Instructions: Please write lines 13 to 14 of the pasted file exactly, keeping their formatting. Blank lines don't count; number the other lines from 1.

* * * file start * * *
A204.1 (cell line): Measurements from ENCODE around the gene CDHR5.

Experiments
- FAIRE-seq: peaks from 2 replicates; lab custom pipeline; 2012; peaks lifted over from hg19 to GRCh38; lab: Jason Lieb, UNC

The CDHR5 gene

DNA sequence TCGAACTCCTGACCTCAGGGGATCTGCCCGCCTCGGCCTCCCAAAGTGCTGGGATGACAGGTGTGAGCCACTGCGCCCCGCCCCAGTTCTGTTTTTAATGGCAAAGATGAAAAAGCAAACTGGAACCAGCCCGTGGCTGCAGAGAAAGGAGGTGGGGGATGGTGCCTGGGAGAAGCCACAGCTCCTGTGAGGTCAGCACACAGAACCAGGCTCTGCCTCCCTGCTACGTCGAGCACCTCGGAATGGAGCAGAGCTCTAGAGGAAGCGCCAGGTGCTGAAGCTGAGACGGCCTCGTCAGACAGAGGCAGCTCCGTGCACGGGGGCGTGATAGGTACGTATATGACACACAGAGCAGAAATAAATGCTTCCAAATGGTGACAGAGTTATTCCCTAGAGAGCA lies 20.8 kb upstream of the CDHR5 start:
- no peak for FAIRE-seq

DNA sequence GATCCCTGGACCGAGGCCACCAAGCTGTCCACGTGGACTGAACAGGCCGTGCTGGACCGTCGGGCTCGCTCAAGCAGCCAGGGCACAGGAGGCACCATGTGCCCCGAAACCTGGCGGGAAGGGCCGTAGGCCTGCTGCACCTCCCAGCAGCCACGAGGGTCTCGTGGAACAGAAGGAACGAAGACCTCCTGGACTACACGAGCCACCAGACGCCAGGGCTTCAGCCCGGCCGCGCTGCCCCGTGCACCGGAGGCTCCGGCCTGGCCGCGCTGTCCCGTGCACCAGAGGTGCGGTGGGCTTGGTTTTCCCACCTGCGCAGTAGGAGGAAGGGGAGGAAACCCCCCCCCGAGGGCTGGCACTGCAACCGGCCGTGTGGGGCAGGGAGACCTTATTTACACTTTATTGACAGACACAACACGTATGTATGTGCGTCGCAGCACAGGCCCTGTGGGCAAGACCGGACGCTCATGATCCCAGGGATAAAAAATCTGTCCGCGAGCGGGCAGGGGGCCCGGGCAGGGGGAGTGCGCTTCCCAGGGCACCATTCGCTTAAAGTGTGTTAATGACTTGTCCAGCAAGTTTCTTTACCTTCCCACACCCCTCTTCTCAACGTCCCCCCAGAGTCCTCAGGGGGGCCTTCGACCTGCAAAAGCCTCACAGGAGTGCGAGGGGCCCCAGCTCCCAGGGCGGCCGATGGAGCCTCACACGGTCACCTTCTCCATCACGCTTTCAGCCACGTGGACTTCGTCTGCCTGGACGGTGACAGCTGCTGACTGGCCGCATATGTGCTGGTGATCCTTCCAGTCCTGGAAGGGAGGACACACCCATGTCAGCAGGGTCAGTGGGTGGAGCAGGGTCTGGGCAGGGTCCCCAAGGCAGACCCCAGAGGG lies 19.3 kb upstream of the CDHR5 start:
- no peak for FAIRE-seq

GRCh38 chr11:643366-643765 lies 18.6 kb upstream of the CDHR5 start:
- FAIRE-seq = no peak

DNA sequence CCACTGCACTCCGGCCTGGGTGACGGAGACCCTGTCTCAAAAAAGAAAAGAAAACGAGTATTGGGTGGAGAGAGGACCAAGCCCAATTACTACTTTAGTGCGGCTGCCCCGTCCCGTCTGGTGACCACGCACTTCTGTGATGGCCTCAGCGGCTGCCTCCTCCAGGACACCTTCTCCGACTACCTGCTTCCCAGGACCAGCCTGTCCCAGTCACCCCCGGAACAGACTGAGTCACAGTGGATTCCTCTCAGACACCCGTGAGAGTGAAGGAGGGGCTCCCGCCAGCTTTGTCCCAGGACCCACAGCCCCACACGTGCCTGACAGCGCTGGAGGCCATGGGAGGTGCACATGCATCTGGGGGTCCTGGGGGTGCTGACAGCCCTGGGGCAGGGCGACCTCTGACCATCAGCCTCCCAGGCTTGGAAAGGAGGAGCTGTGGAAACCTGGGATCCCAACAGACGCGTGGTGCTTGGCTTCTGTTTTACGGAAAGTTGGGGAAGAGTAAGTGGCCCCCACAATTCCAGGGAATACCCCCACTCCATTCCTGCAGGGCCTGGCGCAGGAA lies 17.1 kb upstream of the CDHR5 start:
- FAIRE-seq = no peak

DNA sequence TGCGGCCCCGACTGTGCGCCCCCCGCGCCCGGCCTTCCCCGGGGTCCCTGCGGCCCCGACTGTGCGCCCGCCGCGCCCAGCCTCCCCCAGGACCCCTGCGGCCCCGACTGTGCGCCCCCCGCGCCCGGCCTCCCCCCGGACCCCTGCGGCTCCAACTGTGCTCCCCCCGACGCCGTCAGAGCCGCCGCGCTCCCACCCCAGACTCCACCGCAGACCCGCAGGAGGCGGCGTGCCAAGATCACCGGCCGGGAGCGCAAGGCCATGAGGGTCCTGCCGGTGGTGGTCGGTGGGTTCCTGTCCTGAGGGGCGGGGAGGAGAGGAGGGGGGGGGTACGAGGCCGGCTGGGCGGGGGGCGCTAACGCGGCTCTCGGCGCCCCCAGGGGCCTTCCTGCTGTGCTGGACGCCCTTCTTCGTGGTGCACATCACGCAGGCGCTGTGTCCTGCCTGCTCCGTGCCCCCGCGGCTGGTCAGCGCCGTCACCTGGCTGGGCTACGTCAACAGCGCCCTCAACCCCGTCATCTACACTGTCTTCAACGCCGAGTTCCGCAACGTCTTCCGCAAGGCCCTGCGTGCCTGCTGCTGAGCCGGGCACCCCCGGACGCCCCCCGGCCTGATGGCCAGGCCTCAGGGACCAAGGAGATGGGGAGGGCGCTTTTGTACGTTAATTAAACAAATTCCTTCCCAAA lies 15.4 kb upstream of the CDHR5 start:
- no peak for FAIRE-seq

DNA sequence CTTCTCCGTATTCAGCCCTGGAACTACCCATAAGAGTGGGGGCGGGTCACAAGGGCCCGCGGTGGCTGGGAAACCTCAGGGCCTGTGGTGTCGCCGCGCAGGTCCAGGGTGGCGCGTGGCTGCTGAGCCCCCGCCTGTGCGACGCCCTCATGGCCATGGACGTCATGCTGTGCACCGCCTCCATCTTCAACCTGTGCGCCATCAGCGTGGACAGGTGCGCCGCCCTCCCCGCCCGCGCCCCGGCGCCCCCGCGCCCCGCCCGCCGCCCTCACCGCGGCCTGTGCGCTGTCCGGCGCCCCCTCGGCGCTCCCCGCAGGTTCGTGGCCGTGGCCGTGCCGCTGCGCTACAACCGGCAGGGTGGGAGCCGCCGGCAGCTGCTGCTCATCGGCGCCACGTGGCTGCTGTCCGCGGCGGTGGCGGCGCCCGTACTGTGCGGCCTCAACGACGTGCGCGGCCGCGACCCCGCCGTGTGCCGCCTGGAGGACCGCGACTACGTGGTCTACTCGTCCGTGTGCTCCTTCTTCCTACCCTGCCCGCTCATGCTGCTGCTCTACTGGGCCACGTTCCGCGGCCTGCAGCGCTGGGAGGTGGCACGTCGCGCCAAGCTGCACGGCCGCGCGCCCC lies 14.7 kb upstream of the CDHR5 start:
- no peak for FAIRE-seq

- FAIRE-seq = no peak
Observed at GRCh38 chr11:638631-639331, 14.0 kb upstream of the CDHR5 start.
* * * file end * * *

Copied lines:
DNA sequence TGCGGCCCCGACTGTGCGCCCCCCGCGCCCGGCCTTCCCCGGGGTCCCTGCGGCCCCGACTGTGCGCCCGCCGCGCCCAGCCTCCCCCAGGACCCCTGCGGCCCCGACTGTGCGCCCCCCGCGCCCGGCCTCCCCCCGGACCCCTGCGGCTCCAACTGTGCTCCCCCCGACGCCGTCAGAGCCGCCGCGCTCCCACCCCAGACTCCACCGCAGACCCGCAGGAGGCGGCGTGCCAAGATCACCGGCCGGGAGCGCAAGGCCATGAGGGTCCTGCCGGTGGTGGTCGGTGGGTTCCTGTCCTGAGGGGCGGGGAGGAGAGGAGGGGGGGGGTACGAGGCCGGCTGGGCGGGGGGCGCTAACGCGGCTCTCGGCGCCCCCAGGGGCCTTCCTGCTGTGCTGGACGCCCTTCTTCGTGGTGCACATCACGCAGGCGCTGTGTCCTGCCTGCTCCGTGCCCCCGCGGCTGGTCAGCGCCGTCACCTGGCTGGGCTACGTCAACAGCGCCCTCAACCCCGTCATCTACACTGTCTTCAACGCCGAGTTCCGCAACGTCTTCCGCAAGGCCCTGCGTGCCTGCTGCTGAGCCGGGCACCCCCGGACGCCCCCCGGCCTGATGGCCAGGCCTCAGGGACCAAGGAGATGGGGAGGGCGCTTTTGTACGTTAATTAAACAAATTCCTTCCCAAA lies 15.4 kb upstream of the CDHR5 start:
- no peak for FAIRE-seq